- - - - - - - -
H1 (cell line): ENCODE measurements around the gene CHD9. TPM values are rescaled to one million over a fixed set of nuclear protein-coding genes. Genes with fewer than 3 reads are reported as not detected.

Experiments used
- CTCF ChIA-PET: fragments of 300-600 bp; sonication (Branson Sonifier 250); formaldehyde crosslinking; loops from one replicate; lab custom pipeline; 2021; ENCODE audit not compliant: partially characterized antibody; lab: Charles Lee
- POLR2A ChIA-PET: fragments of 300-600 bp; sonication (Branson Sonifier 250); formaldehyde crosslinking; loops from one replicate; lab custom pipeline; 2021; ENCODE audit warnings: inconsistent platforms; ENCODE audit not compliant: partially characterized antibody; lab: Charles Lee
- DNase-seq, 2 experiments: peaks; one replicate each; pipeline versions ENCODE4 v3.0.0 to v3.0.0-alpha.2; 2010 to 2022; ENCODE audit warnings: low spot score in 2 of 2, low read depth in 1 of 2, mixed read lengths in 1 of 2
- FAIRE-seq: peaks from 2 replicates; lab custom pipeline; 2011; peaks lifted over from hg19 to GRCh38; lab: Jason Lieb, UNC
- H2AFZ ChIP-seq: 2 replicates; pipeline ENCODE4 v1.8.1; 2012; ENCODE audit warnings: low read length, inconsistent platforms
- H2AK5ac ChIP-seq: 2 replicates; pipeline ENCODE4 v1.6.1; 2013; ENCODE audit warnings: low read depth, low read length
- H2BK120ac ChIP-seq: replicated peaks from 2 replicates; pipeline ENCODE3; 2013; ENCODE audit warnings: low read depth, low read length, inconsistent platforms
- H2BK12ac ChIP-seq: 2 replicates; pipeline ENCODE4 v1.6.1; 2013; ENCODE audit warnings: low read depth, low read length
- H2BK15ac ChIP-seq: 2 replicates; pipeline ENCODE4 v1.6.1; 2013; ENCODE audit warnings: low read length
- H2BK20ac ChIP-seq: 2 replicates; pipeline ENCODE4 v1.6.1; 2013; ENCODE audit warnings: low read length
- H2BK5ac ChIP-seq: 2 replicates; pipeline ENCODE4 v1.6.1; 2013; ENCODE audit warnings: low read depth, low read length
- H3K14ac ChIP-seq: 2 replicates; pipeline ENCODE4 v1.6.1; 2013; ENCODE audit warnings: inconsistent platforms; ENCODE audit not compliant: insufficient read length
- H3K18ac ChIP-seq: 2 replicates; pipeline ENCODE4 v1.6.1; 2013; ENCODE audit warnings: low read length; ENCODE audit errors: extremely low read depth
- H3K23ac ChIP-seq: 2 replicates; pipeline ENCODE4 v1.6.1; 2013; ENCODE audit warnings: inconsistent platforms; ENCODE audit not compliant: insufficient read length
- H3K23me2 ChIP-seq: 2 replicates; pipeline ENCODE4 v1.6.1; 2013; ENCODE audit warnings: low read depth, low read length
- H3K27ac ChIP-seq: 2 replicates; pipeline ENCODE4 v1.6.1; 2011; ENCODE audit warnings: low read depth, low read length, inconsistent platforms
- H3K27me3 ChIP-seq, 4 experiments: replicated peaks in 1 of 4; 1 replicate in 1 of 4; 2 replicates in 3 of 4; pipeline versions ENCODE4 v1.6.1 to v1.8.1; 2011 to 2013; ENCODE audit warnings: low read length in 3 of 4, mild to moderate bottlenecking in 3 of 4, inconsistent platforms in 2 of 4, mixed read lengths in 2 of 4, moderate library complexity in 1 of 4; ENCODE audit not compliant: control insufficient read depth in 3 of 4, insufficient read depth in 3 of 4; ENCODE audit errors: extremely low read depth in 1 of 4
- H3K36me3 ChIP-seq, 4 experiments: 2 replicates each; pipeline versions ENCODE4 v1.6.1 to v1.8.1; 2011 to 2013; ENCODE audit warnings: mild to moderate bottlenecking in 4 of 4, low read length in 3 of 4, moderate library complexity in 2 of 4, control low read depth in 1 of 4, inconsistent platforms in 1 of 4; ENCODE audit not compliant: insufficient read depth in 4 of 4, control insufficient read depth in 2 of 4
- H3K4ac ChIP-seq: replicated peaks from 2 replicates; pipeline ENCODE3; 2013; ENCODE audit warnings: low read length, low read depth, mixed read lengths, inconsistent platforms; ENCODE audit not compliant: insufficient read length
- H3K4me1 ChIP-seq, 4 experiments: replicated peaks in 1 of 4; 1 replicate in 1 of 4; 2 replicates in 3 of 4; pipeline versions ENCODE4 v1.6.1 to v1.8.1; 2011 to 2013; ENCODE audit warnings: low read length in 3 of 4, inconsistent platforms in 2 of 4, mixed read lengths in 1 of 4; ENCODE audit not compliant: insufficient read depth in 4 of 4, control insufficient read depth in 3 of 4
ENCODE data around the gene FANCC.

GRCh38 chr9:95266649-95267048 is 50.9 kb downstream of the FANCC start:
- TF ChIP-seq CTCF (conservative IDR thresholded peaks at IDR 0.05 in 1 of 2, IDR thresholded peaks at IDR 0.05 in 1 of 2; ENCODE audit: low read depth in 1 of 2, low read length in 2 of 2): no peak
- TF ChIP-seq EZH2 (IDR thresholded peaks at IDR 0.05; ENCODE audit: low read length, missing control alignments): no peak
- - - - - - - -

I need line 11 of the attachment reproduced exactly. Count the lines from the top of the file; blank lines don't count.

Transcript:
- H2BK15ac ChIP-seq: 2 replicates; pipeline ENCODE4 v1.6.1; 2013; ENCODE audit warnings: low read length